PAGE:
India’s Supreme Court Has Banned New Diesel Car Sales in Delhi

Traffic Jam in Delhi 1 photo
India’s Supreme Court has recently announced that some pretty radical measures were taken against pollution by banning new diesel car sales in Delhi, and also doubling a “green-tax” imposed on trucks coming into the city.
All these measures come after Delhi has been experiencing alarming levels of pollution caused by diesel emissions and the burning of crops residue in farms around the city.

The ban will apply on new vehicles that have 2.0-liter engines or bigger, and will be in force until March 31, 2016.

According to a study conducted by the Society of Indian Automotive Manufacturers, 37 percent of all passenger vehicles sold in India until March 2015 were diesel variants and about 90 percent of the SUVs or other utility vehicles sold last year are also powered by diesel engines, mainly because the NOx-emitting fuel is cheaper than gasoline.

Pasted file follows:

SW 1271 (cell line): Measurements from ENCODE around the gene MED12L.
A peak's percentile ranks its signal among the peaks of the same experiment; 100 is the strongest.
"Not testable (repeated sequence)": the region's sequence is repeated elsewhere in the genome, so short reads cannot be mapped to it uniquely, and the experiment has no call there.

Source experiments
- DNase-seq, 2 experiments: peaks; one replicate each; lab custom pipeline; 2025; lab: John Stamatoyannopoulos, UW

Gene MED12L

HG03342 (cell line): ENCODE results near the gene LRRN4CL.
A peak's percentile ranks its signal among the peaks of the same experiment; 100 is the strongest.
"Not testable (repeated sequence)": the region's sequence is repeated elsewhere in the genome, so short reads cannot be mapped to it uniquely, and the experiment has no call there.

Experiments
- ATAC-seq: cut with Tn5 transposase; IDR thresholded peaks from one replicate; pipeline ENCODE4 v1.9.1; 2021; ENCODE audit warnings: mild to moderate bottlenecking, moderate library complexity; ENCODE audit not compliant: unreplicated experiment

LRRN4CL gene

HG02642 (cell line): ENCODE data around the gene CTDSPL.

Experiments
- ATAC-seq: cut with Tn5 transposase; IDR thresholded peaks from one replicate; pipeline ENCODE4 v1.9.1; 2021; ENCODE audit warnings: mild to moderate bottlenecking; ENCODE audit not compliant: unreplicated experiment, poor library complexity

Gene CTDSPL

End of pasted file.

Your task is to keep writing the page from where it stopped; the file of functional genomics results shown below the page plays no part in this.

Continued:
Some of India’s best-selling vehicles, such as Mahindra & Mahindra’s Scorpio, Tata Motors’ Safari and Sumo, Toyota’s Innova, Mitsubishi’s Pajero, and also luxury car manufacturers including Mercedes-Benz, BMW, Audi, will suffer the consequences of this ban.

The court explained its decision by saying that the rich can’t buy luxury diesel-powered cars and SUVs and pollute the air because the rest of the population’s health is being influenced by this.

Beside doubling the “green tax” for trucks that are coming into the city, the court has also banned trucks more than 10 years old from entering Delhi.

Sunita Narain, director of the Center of the Science and Environment, welcomed this decision by stating that the judges recognized the public health emergency, and it is utterly important for the industry to finally get the message as well, according to Financial Times.

Delhi is considered to have some of the most polluted air in the world, as measured by levels of tiny particles that can find their way deep in the lungs and cause lasting health problems. During the Hindu festival of Diwali, air pollution in Delhi reached 40 times the limit recommended by the World Health Association.
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